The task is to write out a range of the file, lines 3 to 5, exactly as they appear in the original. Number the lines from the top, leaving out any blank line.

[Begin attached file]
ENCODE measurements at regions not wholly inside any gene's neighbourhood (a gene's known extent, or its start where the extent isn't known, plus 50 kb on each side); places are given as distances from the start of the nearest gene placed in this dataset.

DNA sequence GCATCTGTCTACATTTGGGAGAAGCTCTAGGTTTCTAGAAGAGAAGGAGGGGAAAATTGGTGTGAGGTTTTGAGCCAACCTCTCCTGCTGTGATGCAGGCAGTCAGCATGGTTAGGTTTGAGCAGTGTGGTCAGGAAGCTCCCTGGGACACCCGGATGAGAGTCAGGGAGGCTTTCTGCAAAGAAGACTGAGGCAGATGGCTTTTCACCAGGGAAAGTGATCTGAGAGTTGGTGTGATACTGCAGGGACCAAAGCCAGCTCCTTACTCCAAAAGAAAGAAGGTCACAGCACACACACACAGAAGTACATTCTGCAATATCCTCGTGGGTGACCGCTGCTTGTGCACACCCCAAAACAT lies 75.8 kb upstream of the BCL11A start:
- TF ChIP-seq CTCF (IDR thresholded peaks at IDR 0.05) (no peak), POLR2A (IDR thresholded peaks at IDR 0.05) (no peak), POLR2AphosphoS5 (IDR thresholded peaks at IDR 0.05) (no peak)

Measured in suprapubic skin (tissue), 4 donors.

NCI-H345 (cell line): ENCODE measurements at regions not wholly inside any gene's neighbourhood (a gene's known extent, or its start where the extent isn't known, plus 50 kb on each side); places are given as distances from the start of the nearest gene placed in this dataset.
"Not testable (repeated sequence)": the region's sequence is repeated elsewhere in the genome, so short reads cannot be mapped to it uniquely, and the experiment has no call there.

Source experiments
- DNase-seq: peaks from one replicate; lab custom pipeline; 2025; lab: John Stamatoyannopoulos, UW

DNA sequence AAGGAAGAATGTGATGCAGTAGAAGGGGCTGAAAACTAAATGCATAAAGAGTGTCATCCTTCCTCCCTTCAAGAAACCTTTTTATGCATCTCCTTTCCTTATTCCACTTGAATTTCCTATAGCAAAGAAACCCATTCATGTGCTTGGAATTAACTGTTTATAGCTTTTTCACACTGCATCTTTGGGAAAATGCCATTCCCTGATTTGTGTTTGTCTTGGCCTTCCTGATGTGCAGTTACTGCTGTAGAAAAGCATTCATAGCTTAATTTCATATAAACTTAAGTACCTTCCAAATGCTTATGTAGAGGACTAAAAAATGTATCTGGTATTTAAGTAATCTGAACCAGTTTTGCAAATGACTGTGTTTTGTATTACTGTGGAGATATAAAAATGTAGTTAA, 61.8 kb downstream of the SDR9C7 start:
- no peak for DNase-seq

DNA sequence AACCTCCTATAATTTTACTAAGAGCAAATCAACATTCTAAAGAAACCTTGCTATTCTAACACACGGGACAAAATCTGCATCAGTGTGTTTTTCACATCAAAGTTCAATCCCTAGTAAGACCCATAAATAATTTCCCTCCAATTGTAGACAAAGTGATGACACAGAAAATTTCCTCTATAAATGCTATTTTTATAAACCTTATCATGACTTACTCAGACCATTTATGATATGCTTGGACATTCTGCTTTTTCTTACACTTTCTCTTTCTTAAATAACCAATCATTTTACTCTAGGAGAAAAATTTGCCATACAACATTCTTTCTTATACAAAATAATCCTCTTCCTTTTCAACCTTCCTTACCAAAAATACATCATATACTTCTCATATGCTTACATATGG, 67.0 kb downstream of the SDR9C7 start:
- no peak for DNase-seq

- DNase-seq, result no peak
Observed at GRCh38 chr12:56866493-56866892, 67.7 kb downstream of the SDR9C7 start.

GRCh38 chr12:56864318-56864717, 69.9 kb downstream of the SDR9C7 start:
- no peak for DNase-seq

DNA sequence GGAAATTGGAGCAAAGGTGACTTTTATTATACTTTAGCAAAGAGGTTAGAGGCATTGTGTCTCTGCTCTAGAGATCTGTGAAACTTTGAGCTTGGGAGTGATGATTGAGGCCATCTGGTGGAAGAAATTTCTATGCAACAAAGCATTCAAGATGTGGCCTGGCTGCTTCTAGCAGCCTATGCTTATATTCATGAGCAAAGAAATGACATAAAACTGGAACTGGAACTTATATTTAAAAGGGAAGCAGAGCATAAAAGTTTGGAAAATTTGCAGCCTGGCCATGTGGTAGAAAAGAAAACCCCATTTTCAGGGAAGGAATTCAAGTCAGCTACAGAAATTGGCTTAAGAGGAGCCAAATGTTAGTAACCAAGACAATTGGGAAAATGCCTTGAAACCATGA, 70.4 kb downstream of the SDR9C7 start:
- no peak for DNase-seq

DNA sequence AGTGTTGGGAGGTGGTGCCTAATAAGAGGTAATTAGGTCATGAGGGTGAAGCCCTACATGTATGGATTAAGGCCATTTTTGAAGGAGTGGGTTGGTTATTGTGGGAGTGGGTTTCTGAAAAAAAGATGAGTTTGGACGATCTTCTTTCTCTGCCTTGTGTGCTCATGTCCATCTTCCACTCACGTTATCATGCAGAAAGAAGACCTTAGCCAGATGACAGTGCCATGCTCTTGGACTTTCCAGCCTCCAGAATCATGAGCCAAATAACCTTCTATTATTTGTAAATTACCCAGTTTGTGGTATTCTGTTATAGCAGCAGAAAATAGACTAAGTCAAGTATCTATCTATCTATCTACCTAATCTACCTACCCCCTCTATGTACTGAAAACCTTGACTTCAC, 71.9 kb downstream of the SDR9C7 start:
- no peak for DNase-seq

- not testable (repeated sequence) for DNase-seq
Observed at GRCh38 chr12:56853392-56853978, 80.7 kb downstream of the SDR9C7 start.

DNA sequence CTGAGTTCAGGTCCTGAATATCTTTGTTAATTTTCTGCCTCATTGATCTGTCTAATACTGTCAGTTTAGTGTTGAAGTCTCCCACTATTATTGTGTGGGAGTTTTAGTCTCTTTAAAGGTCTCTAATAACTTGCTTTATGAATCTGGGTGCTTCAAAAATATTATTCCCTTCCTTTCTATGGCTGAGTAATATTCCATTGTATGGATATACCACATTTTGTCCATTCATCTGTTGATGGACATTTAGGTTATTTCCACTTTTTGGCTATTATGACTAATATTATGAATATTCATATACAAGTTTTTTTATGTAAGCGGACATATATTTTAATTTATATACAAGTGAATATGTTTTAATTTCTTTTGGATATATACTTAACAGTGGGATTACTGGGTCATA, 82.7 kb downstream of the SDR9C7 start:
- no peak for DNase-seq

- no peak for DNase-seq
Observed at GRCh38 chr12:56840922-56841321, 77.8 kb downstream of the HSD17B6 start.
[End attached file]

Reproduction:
- TF ChIP-seq CTCF (IDR thresholded peaks at IDR 0.05) (no peak), POLR2A (IDR thresholded peaks at IDR 0.05) (no peak), POLR2AphosphoS5 (IDR thresholded peaks at IDR 0.05) (no peak)

Measured in suprapubic skin (tissue), 4 donors.

NCI-H345 (cell line): ENCODE measurements at regions not wholly inside any gene's neighbourhood (a gene's known extent, or its start where the extent isn't known, plus 50 kb on each side); places are given as distances from the start of the nearest gene placed in this dataset.